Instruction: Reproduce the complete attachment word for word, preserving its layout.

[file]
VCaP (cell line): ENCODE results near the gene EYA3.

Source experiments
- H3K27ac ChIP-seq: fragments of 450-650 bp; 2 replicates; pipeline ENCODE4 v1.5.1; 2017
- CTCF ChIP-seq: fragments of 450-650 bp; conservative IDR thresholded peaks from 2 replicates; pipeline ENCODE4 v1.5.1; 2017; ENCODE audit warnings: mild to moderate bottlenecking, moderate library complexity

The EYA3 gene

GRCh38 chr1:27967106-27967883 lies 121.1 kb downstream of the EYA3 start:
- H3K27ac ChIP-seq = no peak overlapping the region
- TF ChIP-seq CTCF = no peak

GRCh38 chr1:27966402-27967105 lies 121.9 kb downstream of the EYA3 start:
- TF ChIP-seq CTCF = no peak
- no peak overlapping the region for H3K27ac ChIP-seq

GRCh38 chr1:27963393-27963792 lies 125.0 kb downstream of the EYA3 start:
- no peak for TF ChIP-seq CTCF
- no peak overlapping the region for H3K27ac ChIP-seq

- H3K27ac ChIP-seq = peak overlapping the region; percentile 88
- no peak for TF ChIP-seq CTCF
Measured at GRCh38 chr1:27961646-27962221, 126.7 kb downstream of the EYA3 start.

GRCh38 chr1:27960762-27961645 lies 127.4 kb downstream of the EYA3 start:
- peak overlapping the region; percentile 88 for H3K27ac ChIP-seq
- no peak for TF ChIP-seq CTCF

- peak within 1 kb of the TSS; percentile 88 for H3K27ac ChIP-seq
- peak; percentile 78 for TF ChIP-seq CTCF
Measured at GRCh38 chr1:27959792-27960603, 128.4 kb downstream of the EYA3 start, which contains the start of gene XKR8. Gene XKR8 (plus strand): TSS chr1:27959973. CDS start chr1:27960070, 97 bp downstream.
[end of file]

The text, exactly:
VCaP (cell line): ENCODE results near the gene EYA3.

Source experiments
- H3K27ac ChIP-seq: fragments of 450-650 bp; 2 replicates; pipeline ENCODE4 v1.5.1; 2017
- CTCF ChIP-seq: fragments of 450-650 bp; conservative IDR thresholded peaks from 2 replicates; pipeline ENCODE4 v1.5.1; 2017; ENCODE audit warnings: mild to moderate bottlenecking, moderate library complexity

The EYA3 gene

GRCh38 chr1:27967106-27967883 lies 121.1 kb downstream of the EYA3 start:
- H3K27ac ChIP-seq = no peak overlapping the region
- TF ChIP-seq CTCF = no peak

GRCh38 chr1:27966402-27967105 lies 121.9 kb downstream of the EYA3 start:
- TF ChIP-seq CTCF = no peak
- no peak overlapping the region for H3K27ac ChIP-seq

GRCh38 chr1:27963393-27963792 lies 125.0 kb downstream of the EYA3 start:
- no peak for TF ChIP-seq CTCF
- no peak overlapping the region for H3K27ac ChIP-seq

- H3K27ac ChIP-seq = peak overlapping the region; percentile 88
- no peak for TF ChIP-seq CTCF
Measured at GRCh38 chr1:27961646-27962221, 126.7 kb downstream of the EYA3 start.

GRCh38 chr1:27960762-27961645 lies 127.4 kb downstream of the EYA3 start:
- peak overlapping the region; percentile 88 for H3K27ac ChIP-seq
- no peak for TF ChIP-seq CTCF

- peak within 1 kb of the TSS; percentile 88 for H3K27ac ChIP-seq
- peak; percentile 78 for TF ChIP-seq CTCF
Measured at GRCh38 chr1:27959792-27960603, 128.4 kb downstream of the EYA3 start, which contains the start of gene XKR8. Gene XKR8 (plus strand): TSS chr1:27959973. CDS start chr1:27960070, 97 bp downstream.